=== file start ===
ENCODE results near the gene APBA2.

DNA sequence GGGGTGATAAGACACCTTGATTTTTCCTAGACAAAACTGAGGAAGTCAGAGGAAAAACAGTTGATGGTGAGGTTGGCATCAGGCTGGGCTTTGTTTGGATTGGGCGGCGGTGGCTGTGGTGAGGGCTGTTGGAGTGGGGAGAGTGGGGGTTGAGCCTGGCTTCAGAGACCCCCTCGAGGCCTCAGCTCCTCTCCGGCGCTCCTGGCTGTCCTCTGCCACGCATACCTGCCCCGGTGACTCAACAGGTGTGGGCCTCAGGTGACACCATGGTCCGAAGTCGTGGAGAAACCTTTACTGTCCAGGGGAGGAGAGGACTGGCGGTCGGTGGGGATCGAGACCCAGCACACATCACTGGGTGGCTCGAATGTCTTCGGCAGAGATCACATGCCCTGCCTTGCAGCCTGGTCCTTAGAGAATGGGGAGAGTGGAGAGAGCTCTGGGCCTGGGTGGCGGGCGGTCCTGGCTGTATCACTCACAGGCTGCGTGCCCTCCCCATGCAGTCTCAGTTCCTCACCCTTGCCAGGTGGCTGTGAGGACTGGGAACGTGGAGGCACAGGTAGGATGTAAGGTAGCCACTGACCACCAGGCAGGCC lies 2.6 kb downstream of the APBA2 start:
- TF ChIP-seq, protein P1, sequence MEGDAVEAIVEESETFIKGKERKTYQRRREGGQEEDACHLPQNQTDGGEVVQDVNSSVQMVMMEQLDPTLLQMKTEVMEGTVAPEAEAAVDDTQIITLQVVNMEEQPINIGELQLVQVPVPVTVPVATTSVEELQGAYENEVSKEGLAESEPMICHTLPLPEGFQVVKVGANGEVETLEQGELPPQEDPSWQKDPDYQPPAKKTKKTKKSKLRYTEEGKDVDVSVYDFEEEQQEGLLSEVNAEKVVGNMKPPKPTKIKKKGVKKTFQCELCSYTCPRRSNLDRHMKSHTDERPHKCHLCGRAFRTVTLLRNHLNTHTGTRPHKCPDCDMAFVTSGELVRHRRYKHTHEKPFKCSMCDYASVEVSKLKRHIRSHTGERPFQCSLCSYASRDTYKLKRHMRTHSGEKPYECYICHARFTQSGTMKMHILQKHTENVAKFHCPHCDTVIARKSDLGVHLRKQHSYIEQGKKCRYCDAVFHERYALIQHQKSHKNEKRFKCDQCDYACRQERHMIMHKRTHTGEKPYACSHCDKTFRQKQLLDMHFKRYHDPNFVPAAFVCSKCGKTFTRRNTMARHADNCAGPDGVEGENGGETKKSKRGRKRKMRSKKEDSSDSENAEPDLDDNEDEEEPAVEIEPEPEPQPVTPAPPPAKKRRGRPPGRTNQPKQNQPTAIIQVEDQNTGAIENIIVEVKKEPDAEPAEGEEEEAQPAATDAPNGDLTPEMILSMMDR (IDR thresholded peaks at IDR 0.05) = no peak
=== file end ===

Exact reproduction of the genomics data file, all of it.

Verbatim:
ENCODE results near the gene APBA2.

DNA sequence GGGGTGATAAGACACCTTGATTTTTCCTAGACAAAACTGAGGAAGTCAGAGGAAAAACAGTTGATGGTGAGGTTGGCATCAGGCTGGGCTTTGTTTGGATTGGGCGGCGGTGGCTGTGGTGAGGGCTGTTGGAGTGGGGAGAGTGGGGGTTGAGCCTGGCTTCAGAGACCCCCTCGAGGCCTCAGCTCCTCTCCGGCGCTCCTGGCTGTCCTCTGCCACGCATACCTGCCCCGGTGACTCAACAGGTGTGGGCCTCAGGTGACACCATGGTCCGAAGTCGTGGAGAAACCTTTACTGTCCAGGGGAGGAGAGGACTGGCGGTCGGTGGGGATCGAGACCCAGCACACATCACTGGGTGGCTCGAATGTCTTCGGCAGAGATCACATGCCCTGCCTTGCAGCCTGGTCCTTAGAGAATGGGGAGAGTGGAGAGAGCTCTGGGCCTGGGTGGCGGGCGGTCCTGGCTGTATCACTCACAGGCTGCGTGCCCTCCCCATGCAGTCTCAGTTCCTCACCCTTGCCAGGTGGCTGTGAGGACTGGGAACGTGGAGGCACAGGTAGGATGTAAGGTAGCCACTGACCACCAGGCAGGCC lies 2.6 kb downstream of the APBA2 start:
- TF ChIP-seq, protein P1, sequence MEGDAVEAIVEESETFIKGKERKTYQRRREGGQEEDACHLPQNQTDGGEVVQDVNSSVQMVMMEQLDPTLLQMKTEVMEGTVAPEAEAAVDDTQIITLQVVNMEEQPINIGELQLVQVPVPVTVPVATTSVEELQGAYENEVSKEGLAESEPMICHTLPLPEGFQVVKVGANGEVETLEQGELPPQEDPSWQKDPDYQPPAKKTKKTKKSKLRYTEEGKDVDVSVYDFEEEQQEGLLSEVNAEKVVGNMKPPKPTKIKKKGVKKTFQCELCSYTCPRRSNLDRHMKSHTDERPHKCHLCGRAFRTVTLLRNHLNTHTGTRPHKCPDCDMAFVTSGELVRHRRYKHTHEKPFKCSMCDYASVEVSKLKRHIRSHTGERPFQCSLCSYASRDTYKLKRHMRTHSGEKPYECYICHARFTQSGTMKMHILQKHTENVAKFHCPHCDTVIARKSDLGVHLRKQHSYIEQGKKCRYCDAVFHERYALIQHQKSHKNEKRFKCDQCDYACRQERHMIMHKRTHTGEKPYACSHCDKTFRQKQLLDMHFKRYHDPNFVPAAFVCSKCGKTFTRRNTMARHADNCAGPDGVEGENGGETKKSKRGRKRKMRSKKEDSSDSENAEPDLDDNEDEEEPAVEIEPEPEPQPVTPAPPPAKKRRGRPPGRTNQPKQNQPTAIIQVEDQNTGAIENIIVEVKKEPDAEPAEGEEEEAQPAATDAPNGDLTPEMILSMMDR (IDR thresholded peaks at IDR 0.05) = no peak